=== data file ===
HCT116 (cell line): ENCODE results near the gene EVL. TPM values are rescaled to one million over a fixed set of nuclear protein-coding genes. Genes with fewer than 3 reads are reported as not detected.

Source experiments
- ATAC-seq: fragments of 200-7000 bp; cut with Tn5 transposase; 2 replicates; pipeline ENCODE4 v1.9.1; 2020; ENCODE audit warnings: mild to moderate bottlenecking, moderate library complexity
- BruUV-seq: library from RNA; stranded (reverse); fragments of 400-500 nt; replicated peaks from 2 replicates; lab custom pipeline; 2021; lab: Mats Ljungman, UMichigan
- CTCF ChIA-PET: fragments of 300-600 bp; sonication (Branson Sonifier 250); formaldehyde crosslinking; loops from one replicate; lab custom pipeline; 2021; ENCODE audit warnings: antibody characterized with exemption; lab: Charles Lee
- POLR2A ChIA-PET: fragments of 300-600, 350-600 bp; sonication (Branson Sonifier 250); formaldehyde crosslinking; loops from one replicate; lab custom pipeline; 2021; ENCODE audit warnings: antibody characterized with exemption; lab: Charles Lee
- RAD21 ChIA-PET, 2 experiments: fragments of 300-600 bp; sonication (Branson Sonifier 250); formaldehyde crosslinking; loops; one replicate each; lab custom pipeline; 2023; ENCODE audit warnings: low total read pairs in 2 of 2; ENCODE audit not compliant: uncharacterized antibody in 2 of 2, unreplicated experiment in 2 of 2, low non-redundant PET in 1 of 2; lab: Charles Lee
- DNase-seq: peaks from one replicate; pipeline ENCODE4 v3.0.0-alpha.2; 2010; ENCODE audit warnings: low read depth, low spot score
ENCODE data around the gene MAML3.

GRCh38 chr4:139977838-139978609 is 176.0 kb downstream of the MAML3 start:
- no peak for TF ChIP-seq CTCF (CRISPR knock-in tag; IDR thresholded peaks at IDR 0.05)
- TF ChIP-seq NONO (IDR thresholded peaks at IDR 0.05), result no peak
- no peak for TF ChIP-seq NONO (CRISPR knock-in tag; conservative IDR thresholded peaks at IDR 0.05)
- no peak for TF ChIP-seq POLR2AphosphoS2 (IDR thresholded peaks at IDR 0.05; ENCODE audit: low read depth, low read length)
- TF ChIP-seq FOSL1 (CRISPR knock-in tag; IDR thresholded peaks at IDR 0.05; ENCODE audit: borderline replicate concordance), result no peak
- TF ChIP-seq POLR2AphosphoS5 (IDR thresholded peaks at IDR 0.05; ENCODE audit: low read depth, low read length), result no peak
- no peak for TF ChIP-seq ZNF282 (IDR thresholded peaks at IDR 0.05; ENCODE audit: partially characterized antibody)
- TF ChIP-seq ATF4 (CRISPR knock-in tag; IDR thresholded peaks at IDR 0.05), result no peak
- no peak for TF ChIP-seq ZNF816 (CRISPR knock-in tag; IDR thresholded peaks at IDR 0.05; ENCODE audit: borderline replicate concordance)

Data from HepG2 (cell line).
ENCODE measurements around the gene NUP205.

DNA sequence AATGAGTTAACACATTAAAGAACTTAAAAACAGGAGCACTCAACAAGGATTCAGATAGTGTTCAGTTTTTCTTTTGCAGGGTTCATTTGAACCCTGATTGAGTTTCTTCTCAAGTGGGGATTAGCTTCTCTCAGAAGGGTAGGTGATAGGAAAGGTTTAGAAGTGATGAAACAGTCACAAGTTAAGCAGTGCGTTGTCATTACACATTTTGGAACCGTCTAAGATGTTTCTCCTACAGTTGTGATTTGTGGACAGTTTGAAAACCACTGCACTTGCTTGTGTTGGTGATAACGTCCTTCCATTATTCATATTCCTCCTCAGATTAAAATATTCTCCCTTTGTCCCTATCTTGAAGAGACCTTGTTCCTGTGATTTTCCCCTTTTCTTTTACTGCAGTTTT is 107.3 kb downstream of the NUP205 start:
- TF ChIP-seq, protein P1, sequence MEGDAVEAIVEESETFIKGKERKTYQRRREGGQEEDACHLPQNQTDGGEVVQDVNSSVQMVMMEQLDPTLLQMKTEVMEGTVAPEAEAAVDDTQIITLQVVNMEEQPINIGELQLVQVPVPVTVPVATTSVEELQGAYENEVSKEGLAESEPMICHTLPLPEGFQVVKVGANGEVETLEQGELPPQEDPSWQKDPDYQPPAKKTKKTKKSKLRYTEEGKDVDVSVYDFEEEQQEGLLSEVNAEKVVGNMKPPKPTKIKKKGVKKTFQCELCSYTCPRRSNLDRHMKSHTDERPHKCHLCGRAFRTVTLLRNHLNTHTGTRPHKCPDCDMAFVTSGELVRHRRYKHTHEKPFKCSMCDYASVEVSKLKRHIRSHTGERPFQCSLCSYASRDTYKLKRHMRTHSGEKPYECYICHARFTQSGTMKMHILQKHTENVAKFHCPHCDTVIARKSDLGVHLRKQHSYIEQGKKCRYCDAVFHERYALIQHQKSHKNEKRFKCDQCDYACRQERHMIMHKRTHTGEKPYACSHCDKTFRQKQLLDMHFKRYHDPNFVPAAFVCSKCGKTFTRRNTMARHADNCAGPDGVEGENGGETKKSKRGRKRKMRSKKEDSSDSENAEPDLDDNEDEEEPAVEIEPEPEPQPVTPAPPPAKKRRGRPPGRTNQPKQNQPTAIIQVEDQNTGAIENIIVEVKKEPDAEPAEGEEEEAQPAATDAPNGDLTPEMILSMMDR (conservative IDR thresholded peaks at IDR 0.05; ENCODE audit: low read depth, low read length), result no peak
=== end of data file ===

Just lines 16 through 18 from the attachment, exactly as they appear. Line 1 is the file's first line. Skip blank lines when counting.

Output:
- TF ChIP-seq POLR2AphosphoS5 (IDR thresholded peaks at IDR 0.05; ENCODE audit: low read depth, low read length), result no peak
- no peak for TF ChIP-seq ZNF282 (IDR thresholded peaks at IDR 0.05; ENCODE audit: partially characterized antibody)
- TF ChIP-seq ATF4 (CRISPR knock-in tag; IDR thresholded peaks at IDR 0.05), result no peak